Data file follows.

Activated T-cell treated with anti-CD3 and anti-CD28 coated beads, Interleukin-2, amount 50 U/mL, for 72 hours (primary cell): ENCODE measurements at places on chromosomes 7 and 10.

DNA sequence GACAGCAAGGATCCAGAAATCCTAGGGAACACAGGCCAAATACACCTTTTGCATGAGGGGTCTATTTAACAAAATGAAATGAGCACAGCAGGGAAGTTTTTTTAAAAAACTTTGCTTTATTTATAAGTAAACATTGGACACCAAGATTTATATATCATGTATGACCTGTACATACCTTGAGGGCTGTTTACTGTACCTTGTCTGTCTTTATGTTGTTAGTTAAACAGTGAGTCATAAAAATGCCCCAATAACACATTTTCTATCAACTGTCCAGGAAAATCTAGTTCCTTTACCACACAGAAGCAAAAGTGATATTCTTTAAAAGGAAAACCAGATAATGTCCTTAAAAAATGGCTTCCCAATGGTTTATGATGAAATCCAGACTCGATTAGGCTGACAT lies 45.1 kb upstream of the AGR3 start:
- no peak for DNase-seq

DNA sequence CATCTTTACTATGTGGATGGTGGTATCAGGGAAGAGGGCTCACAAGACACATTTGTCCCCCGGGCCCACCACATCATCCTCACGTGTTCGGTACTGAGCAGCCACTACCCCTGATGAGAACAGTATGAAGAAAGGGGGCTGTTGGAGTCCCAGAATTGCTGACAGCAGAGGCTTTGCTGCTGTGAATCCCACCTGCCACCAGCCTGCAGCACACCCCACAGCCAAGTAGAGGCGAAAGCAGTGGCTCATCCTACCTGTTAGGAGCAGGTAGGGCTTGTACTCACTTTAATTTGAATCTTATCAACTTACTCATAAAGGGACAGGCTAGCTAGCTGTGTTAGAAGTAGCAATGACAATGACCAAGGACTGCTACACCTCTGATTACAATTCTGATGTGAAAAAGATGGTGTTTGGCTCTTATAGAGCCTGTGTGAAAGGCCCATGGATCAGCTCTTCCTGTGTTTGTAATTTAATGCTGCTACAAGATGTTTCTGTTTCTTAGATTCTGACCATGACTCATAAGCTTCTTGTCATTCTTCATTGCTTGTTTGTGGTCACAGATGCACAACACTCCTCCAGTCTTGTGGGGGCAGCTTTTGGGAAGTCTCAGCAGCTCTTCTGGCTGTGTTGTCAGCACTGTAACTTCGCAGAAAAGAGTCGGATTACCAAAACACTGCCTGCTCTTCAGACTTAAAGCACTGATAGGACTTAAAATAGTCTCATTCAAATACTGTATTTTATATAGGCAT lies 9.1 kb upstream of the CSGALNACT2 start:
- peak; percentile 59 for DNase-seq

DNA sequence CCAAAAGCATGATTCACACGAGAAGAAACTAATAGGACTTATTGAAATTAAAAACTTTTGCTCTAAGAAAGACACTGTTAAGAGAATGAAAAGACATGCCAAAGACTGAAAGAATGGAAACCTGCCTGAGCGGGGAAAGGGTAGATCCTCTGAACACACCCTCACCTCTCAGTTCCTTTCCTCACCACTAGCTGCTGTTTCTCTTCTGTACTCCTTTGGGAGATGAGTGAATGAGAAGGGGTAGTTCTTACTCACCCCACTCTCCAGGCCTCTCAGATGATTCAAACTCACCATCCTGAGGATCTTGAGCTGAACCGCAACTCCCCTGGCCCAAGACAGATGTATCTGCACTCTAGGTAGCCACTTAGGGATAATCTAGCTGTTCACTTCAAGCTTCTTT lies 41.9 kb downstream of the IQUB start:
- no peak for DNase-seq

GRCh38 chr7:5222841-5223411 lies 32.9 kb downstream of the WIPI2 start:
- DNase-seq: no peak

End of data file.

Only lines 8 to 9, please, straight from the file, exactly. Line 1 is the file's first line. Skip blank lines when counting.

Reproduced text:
GRCh38 chr7:5222841-5223411 lies 32.9 kb downstream of the WIPI2 start:
- DNase-seq: no peak